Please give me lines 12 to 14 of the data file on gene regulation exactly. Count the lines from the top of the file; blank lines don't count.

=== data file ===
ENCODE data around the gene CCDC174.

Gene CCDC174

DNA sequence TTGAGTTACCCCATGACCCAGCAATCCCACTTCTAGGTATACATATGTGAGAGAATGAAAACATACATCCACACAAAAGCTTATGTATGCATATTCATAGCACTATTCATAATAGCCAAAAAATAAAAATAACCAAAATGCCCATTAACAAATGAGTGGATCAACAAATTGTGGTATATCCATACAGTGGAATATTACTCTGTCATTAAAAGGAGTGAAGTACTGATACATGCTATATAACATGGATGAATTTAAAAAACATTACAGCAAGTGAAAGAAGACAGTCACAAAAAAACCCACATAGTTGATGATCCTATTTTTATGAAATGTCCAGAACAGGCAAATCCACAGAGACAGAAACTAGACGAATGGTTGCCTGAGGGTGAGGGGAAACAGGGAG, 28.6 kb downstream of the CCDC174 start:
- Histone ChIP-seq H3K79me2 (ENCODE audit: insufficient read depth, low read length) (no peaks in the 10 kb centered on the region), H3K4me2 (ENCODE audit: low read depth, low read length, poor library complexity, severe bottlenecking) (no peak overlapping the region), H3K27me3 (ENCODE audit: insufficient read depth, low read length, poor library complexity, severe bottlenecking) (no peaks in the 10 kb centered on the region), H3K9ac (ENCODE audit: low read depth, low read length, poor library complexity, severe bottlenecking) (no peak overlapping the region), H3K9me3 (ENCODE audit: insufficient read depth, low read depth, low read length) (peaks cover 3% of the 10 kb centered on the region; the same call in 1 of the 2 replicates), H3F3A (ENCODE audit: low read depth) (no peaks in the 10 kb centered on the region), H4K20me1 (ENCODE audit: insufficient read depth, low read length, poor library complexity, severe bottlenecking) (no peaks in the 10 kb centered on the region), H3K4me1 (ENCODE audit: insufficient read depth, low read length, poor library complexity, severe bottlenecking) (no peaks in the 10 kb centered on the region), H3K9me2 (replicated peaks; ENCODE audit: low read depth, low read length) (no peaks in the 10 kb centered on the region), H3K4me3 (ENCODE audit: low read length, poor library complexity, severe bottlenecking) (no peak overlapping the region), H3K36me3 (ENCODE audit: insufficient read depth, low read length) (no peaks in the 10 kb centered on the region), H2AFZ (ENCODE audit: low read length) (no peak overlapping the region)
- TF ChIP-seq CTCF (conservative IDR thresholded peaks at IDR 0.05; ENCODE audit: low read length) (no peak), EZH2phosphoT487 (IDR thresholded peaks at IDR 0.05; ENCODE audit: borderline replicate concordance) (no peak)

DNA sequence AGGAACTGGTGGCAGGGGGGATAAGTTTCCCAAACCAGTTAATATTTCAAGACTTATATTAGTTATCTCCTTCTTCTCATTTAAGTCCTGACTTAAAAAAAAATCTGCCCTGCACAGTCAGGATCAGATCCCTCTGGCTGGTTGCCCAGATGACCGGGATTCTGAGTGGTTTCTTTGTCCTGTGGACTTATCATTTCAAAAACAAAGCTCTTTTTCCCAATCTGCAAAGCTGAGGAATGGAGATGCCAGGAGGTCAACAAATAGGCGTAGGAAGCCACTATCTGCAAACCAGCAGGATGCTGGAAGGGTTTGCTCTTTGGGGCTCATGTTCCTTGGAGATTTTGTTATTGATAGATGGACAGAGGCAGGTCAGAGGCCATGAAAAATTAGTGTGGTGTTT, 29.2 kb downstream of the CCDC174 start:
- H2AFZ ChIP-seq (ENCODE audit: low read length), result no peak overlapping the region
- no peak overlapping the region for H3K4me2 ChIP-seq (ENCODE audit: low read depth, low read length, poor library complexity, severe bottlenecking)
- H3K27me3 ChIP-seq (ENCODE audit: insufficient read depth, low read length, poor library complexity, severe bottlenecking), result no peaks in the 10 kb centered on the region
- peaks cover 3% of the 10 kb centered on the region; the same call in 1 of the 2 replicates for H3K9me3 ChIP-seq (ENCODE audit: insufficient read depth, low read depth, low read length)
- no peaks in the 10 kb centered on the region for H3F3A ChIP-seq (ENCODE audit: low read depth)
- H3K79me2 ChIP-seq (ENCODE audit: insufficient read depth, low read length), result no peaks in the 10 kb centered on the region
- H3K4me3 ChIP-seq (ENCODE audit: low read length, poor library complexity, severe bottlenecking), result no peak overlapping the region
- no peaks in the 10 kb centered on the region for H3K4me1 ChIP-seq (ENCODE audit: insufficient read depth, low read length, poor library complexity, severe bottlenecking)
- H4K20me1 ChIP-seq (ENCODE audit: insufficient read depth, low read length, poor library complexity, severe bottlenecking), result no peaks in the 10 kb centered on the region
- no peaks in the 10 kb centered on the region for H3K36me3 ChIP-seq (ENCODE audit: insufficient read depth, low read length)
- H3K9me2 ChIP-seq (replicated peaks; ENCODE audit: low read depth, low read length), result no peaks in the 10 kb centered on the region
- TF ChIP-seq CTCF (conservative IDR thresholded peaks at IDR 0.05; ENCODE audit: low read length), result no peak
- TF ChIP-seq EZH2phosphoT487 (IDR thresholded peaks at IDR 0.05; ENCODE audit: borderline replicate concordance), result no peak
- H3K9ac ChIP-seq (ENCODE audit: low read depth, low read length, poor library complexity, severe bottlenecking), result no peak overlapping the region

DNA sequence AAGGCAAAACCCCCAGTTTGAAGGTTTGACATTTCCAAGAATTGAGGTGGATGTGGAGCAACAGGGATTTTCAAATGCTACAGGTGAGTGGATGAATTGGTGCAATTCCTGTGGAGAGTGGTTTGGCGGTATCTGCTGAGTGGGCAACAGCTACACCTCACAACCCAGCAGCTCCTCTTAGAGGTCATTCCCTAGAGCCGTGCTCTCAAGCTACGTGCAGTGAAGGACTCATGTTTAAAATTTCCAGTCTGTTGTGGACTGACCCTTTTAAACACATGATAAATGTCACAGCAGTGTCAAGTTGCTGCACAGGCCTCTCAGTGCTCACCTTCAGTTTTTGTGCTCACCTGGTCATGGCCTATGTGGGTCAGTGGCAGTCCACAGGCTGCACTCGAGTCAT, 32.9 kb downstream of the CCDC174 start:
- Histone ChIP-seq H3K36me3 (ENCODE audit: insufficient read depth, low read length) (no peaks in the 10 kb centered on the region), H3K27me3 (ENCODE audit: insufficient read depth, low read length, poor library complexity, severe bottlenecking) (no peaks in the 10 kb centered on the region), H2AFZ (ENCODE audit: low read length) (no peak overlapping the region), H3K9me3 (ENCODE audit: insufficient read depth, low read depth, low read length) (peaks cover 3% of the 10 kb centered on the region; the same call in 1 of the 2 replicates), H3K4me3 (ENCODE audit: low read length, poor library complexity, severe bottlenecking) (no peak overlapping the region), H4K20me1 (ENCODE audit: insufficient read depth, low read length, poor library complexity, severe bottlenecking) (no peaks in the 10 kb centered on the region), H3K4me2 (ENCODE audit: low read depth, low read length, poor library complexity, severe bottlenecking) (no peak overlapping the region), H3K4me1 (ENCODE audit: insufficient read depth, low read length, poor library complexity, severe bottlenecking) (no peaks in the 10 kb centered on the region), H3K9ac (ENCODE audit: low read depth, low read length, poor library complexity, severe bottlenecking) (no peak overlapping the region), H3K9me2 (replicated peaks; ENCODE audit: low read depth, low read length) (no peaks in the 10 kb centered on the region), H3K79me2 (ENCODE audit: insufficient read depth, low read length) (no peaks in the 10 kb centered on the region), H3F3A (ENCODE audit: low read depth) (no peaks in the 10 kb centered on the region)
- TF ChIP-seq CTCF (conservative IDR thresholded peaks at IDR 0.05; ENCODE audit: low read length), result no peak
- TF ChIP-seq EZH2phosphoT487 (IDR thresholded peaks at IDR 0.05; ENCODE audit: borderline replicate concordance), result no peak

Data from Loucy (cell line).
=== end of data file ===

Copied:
- H3K79me2 ChIP-seq (ENCODE audit: insufficient read depth, low read length), result no peaks in the 10 kb centered on the region
- H3K4me3 ChIP-seq (ENCODE audit: low read length, poor library complexity, severe bottlenecking), result no peak overlapping the region
- no peaks in the 10 kb centered on the region for H3K4me1 ChIP-seq (ENCODE audit: insufficient read depth, low read length, poor library complexity, severe bottlenecking)